For me it reinforced my admiration for Drupadi and it made me realize more than ever fighting for your right can never ever be wrong. 

Atlas Shrugged by Ayn Rand (1957)

I read this other Ayn Rand's magnum opus more than twenty years after The Fountainhead. The book simply cannot be classified into a genre. It's a thriller and there is mystery. It is a science fiction to some effect. It has romance and lots of sex. It's about business and politics. It's about ideologies and philosophy. It educates, it warns. It instills  fear and then hope, or perhaps the other way round. But most importantly it makes you think. It makes you question. 

"So you think that money is the root of all evil?" said Francisco d'Aconia. "Have you ever asked what is the root of money? Money is a tool of exchange, which can't exist unless there are goods produced and men able to produce them. Is money made by the intelligent at the expense of the fools? By the able at the expense of the incompetent? By the ambitious at the expense of the lazy? Money is made – before it can be looted or mooched – made by the effort of every honest man, each to the extent of his ability. But money is only a tool. It will take you wherever you wish, but it will not replace you as the driver. It will give you the means for the satisfaction of your desires, but it will not provide you with desires. Money will not buy intelligence for the fool, or admiration for the coward, or respect for the incompetent".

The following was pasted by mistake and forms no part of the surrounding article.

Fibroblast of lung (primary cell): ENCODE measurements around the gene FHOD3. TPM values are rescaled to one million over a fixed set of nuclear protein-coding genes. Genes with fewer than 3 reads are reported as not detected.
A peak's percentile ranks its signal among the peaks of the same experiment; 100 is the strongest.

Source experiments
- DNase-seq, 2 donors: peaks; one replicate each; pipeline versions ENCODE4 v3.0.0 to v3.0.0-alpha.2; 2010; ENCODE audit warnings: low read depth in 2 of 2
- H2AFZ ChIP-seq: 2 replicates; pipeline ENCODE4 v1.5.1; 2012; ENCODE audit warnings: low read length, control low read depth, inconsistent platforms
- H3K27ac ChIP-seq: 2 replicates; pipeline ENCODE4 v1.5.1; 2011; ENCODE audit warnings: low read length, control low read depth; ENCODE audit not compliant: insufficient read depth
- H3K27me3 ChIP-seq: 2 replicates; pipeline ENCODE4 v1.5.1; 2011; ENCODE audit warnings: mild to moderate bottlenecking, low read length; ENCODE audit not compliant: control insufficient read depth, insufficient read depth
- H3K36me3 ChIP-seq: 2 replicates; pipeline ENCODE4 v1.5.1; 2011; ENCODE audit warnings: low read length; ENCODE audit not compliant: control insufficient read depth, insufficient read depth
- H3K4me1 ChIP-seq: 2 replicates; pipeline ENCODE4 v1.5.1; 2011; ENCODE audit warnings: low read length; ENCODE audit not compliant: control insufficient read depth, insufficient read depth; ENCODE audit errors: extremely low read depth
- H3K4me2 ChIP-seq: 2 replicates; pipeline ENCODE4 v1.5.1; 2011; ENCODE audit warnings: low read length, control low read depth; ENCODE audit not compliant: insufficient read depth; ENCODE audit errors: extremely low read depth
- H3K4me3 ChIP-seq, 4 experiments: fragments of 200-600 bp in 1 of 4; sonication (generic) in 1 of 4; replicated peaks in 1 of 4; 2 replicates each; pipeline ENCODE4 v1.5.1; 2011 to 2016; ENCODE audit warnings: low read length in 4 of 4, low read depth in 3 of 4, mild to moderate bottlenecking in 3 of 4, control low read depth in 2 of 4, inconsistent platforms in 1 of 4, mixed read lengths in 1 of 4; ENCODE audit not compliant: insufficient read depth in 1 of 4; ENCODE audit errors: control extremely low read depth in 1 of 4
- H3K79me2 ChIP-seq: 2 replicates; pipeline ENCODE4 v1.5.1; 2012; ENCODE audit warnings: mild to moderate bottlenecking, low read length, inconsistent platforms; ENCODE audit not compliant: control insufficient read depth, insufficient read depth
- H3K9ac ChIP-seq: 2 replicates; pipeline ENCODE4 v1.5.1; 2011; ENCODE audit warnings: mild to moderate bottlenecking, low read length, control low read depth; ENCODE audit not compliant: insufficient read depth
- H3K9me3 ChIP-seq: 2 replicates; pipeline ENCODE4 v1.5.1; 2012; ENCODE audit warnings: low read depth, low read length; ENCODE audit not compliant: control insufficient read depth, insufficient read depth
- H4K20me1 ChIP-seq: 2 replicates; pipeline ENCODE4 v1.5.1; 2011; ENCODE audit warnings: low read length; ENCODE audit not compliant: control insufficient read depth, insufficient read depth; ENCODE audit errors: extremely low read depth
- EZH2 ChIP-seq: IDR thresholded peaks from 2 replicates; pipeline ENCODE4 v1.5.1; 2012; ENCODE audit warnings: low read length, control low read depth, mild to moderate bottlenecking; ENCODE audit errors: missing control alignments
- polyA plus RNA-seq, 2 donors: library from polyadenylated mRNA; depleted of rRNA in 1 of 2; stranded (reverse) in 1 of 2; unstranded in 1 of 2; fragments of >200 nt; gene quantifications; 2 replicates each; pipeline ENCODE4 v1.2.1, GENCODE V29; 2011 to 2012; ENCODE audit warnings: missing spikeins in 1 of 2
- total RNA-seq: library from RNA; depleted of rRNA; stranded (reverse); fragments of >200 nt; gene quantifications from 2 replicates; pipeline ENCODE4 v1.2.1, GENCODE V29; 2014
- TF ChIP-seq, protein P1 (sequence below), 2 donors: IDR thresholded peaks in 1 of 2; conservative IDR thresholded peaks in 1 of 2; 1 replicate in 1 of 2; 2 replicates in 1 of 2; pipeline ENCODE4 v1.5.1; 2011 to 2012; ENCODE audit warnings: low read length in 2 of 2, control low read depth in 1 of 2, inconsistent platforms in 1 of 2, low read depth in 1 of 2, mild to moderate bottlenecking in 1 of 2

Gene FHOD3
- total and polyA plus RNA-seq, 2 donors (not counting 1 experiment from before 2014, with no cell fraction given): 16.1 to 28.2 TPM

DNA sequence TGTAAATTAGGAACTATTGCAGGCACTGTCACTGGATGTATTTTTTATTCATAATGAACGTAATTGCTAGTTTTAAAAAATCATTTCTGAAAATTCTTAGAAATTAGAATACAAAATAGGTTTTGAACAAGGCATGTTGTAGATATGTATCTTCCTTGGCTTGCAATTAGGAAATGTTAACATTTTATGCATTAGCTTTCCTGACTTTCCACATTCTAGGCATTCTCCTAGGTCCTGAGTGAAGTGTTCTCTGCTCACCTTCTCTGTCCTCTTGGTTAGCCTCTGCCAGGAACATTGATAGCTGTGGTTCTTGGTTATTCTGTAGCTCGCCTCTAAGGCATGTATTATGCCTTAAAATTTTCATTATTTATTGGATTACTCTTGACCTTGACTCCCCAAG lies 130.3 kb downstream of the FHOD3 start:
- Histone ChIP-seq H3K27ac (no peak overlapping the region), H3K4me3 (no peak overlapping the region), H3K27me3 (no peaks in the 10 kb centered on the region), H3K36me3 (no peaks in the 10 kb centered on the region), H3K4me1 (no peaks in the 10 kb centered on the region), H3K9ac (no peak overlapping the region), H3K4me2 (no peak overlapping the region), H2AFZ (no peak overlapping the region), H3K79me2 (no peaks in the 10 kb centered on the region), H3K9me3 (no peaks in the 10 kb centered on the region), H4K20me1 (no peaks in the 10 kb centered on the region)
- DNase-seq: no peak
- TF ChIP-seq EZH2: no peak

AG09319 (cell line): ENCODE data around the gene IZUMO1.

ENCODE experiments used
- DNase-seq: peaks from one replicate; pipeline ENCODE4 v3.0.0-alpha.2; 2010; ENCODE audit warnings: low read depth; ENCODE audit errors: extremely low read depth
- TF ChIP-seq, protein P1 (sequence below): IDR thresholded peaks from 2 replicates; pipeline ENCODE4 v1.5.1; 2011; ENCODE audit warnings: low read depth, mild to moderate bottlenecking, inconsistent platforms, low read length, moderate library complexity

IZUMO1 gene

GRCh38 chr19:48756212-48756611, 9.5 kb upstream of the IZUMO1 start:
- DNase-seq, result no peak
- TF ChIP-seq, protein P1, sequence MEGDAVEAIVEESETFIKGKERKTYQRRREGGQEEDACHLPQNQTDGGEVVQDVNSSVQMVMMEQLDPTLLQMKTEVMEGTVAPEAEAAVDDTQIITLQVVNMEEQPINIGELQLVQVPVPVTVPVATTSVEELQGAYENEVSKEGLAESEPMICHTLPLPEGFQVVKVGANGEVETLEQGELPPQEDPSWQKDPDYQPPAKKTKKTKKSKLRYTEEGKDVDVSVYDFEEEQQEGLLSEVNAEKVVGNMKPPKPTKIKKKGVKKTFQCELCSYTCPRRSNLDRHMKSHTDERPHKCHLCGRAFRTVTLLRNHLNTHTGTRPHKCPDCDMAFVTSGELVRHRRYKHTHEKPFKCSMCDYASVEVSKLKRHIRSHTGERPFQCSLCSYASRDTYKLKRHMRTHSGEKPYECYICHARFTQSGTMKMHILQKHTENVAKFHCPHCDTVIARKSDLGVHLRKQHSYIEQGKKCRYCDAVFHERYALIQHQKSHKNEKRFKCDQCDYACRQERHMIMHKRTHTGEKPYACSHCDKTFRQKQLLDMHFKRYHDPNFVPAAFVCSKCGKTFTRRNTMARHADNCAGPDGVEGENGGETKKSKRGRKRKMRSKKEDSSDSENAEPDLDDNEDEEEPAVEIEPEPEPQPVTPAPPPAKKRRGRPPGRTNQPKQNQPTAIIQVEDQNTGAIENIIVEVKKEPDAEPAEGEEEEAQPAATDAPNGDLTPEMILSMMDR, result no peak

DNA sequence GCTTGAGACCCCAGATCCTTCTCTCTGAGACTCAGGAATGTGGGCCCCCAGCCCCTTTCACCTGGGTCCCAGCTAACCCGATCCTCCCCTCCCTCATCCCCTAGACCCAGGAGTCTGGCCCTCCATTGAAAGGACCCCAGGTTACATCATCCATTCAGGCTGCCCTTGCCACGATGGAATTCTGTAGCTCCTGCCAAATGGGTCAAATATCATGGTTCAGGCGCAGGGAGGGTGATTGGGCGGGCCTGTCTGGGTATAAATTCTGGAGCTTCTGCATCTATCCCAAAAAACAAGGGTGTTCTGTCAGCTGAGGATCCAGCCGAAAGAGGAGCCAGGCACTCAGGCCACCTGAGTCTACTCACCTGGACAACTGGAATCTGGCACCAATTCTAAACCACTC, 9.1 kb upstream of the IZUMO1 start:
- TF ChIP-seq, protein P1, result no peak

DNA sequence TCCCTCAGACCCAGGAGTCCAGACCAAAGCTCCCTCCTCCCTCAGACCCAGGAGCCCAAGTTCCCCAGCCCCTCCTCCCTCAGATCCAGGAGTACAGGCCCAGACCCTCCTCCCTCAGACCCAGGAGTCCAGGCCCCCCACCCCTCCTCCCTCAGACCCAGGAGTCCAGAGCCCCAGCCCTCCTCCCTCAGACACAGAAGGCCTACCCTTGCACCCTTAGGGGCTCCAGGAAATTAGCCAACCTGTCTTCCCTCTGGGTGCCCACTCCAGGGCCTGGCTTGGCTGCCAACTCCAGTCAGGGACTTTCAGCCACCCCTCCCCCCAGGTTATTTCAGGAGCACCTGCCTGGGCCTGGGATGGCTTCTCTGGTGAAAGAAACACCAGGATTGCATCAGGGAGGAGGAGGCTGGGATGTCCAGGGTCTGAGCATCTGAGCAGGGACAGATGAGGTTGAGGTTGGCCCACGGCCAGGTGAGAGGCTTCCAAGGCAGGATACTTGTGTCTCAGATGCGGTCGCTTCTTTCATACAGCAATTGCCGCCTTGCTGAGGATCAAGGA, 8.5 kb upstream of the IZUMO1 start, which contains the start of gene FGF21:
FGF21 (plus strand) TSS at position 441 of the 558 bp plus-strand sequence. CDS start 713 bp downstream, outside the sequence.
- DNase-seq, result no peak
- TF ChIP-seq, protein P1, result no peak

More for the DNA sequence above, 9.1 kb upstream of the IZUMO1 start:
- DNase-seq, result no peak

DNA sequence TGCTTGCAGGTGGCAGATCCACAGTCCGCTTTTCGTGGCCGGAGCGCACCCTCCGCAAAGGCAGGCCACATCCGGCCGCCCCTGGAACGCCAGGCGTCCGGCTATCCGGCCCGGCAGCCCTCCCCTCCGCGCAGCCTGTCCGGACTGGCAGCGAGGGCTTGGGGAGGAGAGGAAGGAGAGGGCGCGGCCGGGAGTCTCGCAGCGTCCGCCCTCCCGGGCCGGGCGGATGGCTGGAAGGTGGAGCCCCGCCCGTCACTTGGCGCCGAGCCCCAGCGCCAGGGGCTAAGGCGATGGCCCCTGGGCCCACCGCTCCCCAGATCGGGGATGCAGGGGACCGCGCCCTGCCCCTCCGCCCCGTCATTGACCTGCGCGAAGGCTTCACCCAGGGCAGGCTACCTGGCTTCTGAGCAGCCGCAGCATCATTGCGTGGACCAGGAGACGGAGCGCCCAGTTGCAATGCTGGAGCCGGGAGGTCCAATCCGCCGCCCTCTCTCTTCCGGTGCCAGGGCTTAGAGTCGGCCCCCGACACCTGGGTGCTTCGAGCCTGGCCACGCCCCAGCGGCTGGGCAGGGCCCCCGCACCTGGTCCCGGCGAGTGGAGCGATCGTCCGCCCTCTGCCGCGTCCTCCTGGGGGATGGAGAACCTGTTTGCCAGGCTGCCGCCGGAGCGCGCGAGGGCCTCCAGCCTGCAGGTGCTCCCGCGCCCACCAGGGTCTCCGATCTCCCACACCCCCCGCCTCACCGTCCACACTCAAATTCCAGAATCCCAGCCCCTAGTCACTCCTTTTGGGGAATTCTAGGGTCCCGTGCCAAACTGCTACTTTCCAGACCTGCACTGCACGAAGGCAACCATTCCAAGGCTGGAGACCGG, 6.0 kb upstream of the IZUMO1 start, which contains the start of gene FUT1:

In simpler terms its not wealth that is bad, but the relationship one has with it. Is it wealth gotten my honest means, or is it looted in some way, shape or form? Is it used to indulge simply in ones hedonistic pleasures or is at least part of if given to the less fortunate? Is it the centre of ones existence and feeds ones constant fears of losing it? Or is it spent selflessly to give joy to others? 

Atlas Shrugged renewed my faith in capitalism. Capitalism not materialism. The two concepts could not be further apart. I have always maintained that inefficiency is a bigger fault than stupidity. Don't blame the smarter, sharper and more intelligent ones who have made more money than inefficient, stupid and ineffectual ones. Each unabashedly deserved what they have received. 



 I wrote this for you by Pleasefindthis (2011)

"I need you to understand something. I wrote this for you. I wrote this for you and only you. Everyone else who reads it, doesn't get it." 

How can you not pick a book that says this? And I spotted the last one on the shelf, and only because I would get a free bag if I spend more money. It was fated. As it's said, a book chooses you. And comes to you at the time you need it most. 

This book is a collection of writings, poems and photographs that showcase a relationship between two people which once was deep and intense, and has since then ceased to exist, but it's effect still lingers. It's about soulmate and lost souls. The words touched my heart like not much has in recent times.

What is most heartening for me is that books have always been a huge part of my life, and will continue to be so. And their power to change my life is never changing.